Stopping genocide and mass atrocities – the problem of regime change

In a post for Protection Gateway, Alex Bellamy, Professor of International Security at Griffiths University and frequent author of books an journal articles on the Responsibility to Protect, argues that in certain situations where mass atrocity crimes are being committed, “regime change is sometimes needed to bring the killing to an end.” Acknowledging concerns that this could lead, “unscrupulous governments to justify armed intervention for their own selfish purposes,” Bellamy proposes five checks to prevent against such abuse: authorization by the United Nations Security Council; a recognition of humanitarian duties; an obvious connection between justifications for the intervention and known facts on the ground; the calibration of ends and means for the intervention; and evident commitment to long-term peacebuilding by the international community. Bellamy’s full post can be read here:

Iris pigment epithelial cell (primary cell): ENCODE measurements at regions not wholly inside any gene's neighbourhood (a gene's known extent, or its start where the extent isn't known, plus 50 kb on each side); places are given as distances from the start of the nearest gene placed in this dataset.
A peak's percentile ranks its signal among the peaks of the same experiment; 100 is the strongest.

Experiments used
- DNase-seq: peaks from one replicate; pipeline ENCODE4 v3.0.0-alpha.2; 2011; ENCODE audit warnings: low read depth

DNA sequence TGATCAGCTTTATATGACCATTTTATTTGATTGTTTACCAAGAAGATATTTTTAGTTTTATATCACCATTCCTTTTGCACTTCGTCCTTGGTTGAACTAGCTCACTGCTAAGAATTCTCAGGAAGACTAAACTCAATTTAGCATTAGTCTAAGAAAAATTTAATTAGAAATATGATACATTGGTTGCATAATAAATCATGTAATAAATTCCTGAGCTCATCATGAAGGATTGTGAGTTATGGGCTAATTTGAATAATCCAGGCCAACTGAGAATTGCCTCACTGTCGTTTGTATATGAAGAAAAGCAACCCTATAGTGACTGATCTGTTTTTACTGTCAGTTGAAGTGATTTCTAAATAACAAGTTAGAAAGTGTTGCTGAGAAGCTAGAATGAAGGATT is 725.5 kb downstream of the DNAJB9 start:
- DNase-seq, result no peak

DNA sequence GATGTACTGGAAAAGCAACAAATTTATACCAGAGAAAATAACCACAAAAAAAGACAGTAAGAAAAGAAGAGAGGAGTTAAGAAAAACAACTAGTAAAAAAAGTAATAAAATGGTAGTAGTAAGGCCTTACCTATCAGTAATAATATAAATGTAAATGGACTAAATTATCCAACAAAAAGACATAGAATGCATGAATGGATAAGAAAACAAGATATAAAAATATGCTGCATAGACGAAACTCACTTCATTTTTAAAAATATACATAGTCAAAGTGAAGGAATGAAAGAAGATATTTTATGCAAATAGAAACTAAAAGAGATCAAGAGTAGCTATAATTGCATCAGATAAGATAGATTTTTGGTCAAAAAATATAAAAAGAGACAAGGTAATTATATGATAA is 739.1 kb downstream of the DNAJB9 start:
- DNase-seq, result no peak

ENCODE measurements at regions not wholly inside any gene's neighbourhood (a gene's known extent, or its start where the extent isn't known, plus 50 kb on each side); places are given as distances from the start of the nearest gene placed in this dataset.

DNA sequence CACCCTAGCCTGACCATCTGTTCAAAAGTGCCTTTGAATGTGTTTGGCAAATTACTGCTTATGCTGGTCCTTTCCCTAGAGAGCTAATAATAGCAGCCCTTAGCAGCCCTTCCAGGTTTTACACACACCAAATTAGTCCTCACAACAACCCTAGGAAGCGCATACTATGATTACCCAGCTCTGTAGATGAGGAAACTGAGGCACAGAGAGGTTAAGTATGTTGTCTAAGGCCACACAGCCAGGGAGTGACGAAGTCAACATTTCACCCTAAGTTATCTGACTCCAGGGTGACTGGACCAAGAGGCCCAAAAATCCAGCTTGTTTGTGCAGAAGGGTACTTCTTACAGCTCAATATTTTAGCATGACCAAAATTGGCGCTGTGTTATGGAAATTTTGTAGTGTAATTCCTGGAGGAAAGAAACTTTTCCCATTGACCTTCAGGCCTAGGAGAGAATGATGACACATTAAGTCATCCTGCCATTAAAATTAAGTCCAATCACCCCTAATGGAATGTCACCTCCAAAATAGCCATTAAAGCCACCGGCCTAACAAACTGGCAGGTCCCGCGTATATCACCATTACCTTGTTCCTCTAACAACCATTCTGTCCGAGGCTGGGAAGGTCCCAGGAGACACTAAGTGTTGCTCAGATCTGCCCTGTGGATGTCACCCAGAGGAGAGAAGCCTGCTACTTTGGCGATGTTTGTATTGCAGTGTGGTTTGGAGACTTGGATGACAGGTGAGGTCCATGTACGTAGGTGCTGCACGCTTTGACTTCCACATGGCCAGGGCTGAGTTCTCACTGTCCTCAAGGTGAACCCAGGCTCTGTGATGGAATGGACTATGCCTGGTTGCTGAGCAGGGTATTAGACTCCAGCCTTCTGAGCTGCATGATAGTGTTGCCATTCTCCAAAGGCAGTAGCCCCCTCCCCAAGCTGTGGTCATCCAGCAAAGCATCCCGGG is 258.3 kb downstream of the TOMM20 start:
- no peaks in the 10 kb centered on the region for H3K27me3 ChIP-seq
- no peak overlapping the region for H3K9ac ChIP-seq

Stopping genocide and mass atrocities – the problem of regime change.

The views of the author do not necessarily reflect the views of the Secretariat of the International Coalition for the Responsibility to Protect, its Member Organizations, or its NGO Supporters.

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Filed under Prevention, Security Council, Syria, Third Pillar, Timely and Decisive Action, UN

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